SANDERS, J. (dissenting) - I concur in Justice Madsen's opinion that it is far from plain that RCW 9.94A.510 requires multiple sentence enhancements to apply to a single underlying offense. Concurrence/dissent at 423. But I write separately to examine the trial court's denial of a meaningful opportunity for the defendants to cross-examine the State's chief witnesses when it admitted the prior testimony of Eduardo Sanchez, Reina Serrano, and Jose Sanchez.
The rules of evidence and the confrontation clause prohibit the admission of witness testimony given at a prior hearing unless "the party against whom the testimony is . . . offered . . . had an opportunity and similar motive to develop the testimony by direct, cross, or redirect examination." ER 804(b)(1); California v. Green, 399 U.S. 149, 158, 90 S. Ct. 1930, 26 L. Ed. 2d 489 (1970) ("[T]he Confrontation Clause is not violated by admitting a declarant's out-of-court statements, as long as the declarant [was] testifying as a witness and subject to full and effective cross-examination.").
At the original trial of Armando DeSantiago, Enrique DeSantiago, Victor Diaz, Pedro Carranza, and Elpidio Reyes the defendants were charged with first degree kidnapping.«6» The trial resulted in a hung jury.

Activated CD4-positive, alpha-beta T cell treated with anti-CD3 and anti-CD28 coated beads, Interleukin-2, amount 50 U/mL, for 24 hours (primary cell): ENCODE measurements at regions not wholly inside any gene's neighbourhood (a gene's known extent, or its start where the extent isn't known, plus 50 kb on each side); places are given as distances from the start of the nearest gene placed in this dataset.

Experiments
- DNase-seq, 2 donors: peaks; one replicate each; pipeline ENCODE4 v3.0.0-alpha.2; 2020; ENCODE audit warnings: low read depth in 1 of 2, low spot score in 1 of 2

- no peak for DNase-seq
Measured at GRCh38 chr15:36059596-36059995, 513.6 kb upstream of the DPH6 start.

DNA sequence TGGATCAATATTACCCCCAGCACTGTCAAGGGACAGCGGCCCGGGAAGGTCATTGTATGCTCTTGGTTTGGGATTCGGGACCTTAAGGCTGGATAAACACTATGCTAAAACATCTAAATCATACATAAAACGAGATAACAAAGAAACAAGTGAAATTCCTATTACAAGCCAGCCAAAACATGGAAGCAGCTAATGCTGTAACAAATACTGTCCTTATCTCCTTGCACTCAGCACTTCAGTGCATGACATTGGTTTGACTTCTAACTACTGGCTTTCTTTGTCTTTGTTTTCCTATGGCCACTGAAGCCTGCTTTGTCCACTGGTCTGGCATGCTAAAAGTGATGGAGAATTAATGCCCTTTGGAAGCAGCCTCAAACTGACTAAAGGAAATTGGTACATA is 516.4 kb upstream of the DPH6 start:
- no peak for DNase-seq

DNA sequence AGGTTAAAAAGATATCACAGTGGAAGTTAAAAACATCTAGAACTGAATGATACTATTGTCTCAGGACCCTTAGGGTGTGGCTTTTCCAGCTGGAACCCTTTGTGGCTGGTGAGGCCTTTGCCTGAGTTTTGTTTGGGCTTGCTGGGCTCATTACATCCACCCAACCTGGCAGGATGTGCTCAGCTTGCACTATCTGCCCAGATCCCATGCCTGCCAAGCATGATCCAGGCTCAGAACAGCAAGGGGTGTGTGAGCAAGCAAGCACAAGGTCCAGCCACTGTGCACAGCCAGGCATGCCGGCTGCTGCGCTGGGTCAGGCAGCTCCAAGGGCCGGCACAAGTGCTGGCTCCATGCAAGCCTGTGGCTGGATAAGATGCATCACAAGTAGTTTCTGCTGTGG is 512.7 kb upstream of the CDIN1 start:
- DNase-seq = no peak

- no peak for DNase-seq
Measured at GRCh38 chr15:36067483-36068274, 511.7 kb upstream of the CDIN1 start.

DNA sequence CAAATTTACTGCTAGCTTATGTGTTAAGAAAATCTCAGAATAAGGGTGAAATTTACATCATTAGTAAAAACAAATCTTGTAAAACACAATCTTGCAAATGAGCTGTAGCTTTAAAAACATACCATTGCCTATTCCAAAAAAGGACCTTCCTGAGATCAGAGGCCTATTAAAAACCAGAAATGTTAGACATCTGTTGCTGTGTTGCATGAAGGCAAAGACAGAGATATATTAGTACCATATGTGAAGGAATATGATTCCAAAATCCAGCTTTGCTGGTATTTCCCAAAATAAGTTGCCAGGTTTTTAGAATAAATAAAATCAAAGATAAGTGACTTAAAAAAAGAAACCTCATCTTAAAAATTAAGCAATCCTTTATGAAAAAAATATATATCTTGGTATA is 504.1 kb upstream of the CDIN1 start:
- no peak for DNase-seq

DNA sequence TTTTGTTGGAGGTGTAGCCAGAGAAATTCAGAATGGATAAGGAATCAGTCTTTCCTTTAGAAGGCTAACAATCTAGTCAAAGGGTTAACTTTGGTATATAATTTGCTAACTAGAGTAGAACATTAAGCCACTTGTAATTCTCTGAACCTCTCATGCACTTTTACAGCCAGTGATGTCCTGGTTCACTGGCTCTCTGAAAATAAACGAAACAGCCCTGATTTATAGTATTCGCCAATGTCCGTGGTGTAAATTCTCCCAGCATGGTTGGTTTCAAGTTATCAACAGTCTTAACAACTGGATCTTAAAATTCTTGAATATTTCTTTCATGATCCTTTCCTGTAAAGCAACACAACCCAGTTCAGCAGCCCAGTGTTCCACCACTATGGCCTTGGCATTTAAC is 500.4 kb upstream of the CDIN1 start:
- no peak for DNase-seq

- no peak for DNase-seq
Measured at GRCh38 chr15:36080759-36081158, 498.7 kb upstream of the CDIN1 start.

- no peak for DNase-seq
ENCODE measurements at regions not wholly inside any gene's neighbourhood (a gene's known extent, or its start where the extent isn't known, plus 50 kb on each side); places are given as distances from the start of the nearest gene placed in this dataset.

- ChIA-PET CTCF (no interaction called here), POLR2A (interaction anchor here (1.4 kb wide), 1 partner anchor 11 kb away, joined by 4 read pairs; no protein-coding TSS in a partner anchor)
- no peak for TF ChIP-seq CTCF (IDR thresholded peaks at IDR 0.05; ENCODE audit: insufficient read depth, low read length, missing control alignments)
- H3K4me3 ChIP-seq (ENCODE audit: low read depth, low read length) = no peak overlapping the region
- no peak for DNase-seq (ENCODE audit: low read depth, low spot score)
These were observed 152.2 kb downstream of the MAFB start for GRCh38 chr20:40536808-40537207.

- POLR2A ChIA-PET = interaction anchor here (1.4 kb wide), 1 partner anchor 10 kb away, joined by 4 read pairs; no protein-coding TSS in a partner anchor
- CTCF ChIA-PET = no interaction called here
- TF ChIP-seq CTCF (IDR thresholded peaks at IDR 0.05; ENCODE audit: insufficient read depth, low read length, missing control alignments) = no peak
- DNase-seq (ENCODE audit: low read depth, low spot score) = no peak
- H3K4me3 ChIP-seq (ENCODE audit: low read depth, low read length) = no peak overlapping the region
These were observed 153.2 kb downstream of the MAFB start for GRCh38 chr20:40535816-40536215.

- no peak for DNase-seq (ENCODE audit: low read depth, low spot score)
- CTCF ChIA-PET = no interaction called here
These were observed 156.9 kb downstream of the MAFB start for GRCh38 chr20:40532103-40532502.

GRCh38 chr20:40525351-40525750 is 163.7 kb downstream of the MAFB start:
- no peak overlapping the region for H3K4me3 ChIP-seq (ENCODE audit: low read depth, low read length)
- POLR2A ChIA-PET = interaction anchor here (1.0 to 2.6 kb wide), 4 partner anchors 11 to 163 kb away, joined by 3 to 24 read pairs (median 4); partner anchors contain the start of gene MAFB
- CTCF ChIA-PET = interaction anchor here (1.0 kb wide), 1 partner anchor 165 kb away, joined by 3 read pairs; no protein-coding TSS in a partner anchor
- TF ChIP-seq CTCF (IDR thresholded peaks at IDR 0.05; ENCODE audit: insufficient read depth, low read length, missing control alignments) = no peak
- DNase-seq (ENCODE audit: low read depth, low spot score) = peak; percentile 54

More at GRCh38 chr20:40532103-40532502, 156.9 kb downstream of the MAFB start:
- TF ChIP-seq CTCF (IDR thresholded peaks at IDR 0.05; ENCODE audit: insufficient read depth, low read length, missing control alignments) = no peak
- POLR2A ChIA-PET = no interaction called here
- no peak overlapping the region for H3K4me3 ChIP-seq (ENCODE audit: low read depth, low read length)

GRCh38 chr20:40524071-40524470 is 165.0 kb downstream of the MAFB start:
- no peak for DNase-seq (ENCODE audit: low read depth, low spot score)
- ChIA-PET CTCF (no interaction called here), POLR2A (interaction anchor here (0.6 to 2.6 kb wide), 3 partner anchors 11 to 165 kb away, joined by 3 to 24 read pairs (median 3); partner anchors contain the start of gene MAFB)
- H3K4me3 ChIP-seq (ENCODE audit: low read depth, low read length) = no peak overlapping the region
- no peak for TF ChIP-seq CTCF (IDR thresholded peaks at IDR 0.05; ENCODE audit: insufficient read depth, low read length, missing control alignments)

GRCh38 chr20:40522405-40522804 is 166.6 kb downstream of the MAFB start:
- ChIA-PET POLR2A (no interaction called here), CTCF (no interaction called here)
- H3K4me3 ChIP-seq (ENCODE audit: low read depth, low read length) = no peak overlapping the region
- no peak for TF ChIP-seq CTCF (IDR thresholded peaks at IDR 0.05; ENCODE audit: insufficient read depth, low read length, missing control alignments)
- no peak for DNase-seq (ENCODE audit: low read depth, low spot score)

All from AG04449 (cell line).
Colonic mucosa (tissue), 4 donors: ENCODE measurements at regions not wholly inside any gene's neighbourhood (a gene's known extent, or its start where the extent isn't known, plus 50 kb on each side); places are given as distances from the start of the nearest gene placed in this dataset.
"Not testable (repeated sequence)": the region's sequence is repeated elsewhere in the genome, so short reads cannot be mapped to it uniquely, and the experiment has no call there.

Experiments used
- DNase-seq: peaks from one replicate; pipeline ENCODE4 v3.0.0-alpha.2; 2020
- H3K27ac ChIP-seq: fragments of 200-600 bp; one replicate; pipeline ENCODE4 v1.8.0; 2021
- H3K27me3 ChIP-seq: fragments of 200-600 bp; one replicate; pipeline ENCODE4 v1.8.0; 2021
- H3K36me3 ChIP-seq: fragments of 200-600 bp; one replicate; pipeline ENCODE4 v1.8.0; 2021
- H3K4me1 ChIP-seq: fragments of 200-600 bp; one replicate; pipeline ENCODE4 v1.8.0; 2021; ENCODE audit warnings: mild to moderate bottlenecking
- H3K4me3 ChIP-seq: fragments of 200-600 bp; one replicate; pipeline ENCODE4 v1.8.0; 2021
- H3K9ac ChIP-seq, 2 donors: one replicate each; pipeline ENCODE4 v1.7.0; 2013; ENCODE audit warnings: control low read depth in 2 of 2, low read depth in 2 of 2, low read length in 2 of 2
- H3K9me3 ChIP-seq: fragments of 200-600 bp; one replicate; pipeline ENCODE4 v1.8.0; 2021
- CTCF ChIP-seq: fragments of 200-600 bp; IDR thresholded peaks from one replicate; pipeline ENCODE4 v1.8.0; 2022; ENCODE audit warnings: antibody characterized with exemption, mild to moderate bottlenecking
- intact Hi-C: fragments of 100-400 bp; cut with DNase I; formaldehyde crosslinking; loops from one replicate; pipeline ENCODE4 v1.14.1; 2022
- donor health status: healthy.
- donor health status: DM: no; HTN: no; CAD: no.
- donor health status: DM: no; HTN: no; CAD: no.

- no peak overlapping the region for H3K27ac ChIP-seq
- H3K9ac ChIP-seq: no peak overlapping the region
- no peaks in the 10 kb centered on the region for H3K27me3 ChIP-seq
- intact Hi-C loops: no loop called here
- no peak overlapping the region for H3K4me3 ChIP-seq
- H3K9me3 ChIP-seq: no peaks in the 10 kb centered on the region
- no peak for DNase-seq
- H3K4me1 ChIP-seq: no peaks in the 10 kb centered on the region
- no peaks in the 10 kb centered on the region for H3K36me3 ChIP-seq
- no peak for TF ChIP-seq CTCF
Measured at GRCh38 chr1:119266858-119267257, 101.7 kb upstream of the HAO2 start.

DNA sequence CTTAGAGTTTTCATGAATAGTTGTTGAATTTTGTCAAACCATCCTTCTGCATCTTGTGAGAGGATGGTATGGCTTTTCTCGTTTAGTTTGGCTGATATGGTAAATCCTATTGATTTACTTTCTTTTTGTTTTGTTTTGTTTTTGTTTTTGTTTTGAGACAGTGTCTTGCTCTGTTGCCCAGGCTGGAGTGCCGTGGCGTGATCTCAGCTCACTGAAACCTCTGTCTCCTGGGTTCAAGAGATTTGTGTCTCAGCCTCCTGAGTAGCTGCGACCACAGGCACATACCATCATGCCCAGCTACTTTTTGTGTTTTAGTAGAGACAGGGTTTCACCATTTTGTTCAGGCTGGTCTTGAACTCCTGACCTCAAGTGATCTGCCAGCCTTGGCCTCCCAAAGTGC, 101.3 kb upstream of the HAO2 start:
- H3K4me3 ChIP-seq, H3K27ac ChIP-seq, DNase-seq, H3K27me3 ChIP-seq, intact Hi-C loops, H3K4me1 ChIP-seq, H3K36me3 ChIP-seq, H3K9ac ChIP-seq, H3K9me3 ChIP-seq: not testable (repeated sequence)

«6» Armando and Enrique DeSantiago were also charged with leading organized crime. Armando DeSantiago Clerk's Papers (CP) No. 18759-4-III, at 38; Enrique DeSantiago CP at 22. These charges were subsequently dismissed. Armando DeSantiago CP No. 18759-4-III, at 109; Enrique DeSantiago CP at 80.
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At the second trial the prosecution also charged Enrique DeSantiago, Diaz, Carranza, and Reyes with first degree burglary. However, the State's principal witnesses, the alleged kidnap victim Eduardo Sanchez, his wife Reina Serrano, and his father Jose Sanchez all fled the state prior to the second trial. So at that trial the prior testimony of these witnesses was read to the jury in their absence. That jury found Diaz, Carranza, and Reyes guilty of first degree kidnapping and burglary. Enrique DeSantiago was convicted only of first degree kidnapping, and Armando DeSantiago was convicted of first degree kidnapping and illegal possession of a firearm.